The total number of poetic forms probably exceeds anyone’s ability to compile a complete list. Some of the forms are obscure while others are well known and are represented by numerous familiar examples.
When I first got serious about writing poetry half a lifetime ago, almost every time I ran across a new form, I challenged myself to write at least one poem with that form. I thought it would be a helpful exercise in learning the specific form as well as a means of exercising my poetic muscles through new challenges … though the sonnet will probably always be my favorite poetic form.
One of the obscure poetic forms I noted in the front pages of my rhyming dictionary is called the Devine. My memory is hazy about how I came across this form, but I believe it comes via the Poets’ Roundtable of Arkansas, a state organization that was founded in 1931. (I used to be a member.) Another member of that organization was a poet named Thelma Lou Devine … I think. She created the form that bears her name.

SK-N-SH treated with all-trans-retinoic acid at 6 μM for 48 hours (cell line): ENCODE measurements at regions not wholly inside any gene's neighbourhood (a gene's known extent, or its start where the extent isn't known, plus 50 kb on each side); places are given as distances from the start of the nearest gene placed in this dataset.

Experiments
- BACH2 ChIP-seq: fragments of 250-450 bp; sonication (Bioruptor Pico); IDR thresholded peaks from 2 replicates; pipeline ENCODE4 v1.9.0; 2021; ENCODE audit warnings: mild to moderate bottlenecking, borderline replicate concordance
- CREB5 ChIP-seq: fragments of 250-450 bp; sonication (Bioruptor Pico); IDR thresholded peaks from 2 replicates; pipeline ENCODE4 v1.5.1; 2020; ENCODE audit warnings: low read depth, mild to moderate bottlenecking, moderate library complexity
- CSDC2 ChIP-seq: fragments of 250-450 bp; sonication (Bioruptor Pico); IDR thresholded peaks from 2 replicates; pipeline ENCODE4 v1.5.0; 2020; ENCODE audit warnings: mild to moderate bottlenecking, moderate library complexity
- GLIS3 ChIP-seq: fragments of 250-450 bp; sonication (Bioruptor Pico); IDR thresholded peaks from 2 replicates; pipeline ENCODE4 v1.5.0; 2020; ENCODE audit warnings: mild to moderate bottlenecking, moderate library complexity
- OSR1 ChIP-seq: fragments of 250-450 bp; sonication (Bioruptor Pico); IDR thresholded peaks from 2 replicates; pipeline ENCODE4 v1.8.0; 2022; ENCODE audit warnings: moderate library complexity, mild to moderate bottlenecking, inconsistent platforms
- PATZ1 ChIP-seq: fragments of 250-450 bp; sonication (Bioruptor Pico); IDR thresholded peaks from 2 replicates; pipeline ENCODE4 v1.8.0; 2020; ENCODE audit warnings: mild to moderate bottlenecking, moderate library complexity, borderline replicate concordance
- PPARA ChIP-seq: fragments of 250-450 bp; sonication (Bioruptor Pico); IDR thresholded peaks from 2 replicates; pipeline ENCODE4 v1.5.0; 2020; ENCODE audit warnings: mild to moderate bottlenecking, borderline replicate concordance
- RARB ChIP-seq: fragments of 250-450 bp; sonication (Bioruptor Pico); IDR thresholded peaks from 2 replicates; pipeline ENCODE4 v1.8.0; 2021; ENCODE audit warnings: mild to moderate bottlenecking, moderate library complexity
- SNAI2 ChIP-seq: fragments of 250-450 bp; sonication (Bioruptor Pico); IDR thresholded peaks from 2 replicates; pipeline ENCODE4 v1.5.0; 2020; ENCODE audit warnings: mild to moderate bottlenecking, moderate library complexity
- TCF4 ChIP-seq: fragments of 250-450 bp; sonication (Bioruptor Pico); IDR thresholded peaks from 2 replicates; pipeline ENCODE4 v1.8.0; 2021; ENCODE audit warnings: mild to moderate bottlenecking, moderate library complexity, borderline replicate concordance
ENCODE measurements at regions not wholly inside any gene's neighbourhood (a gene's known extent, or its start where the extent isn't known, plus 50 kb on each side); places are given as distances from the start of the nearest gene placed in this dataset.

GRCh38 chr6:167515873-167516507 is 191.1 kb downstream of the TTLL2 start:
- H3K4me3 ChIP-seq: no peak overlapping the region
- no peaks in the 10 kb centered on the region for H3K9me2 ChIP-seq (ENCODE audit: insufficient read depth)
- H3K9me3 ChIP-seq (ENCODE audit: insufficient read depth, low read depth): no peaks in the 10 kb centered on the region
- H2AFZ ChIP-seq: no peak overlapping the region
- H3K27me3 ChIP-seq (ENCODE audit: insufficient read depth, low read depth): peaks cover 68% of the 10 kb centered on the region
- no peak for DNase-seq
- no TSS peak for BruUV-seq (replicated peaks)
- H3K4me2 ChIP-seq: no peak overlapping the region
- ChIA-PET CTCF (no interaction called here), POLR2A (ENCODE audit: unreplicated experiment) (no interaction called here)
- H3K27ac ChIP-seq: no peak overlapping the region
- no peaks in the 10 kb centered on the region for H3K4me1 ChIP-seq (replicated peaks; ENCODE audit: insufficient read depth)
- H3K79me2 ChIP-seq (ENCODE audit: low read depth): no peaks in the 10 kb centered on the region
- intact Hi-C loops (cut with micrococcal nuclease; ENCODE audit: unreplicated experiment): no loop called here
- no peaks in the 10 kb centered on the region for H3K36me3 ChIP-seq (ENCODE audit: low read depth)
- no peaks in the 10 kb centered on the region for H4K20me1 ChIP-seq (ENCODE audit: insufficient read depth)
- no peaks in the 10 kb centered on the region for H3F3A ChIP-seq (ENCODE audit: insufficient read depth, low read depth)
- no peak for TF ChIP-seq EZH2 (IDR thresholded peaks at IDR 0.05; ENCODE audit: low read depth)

I’ve looked at a dozen or more websites that attempt to catalog poetic forms. Not one of them lists the Devine. That hasn’t discouraged me! I think the Devine is a challenging form since it requires the poet to be succinct. (I tend to be wordy, so succinctness doesn’t come easy for me.)
The Devine form has eight lines, an iambic pattern, the rhyme scheme is abcd / abcd, and the meter is specific. First and fifth lines are iambic pentameter (five metric feet), second and sixth lines are four metric feet, third and seventh lines are three metric feet, and the fourth and eighth lines are two metric feet. The form may have other restrictions, but these are the ones I know.